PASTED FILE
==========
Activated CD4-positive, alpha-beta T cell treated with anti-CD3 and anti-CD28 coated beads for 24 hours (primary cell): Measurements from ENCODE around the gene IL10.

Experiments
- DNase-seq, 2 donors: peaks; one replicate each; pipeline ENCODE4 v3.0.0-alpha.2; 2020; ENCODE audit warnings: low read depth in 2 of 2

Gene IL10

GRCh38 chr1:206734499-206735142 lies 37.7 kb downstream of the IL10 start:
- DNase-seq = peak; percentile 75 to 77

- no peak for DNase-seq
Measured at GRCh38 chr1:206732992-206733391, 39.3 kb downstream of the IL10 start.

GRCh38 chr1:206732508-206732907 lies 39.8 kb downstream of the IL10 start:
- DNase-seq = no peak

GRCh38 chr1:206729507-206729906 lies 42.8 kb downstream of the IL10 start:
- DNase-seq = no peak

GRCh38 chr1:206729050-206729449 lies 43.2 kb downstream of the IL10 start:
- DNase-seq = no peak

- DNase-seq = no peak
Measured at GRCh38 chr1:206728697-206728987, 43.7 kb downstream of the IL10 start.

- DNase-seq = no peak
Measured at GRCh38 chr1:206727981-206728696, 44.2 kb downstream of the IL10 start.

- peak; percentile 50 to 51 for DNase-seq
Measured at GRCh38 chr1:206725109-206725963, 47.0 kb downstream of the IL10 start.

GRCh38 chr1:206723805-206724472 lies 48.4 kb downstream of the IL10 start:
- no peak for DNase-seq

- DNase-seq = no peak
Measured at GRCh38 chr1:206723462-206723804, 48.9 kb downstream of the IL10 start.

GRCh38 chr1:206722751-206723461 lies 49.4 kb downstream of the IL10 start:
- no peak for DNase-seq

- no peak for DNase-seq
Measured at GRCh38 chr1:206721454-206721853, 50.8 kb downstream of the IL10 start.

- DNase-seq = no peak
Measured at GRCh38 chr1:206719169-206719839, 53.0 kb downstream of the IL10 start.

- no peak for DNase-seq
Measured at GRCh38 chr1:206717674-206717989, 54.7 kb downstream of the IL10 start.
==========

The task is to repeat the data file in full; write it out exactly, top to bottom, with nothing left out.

Activated CD4-positive, alpha-beta T cell treated with anti-CD3 and anti-CD28 coated beads for 24 hours (primary cell): Measurements from ENCODE around the gene IL10.

Experiments
- DNase-seq, 2 donors: peaks; one replicate each; pipeline ENCODE4 v3.0.0-alpha.2; 2020; ENCODE audit warnings: low read depth in 2 of 2

Gene IL10

GRCh38 chr1:206734499-206735142 lies 37.7 kb downstream of the IL10 start:
- DNase-seq = peak; percentile 75 to 77

- no peak for DNase-seq
Measured at GRCh38 chr1:206732992-206733391, 39.3 kb downstream of the IL10 start.

GRCh38 chr1:206732508-206732907 lies 39.8 kb downstream of the IL10 start:
- DNase-seq = no peak

GRCh38 chr1:206729507-206729906 lies 42.8 kb downstream of the IL10 start:
- DNase-seq = no peak

GRCh38 chr1:206729050-206729449 lies 43.2 kb downstream of the IL10 start:
- DNase-seq = no peak

- DNase-seq = no peak
Measured at GRCh38 chr1:206728697-206728987, 43.7 kb downstream of the IL10 start.

- DNase-seq = no peak
Measured at GRCh38 chr1:206727981-206728696, 44.2 kb downstream of the IL10 start.

- peak; percentile 50 to 51 for DNase-seq
Measured at GRCh38 chr1:206725109-206725963, 47.0 kb downstream of the IL10 start.

GRCh38 chr1:206723805-206724472 lies 48.4 kb downstream of the IL10 start:
- no peak for DNase-seq

- DNase-seq = no peak
Measured at GRCh38 chr1:206723462-206723804, 48.9 kb downstream of the IL10 start.

GRCh38 chr1:206722751-206723461 lies 49.4 kb downstream of the IL10 start:
- no peak for DNase-seq

- no peak for DNase-seq
Measured at GRCh38 chr1:206721454-206721853, 50.8 kb downstream of the IL10 start.

- DNase-seq = no peak
Measured at GRCh38 chr1:206719169-206719839, 53.0 kb downstream of the IL10 start.

- no peak for DNase-seq
Measured at GRCh38 chr1:206717674-206717989, 54.7 kb downstream of the IL10 start.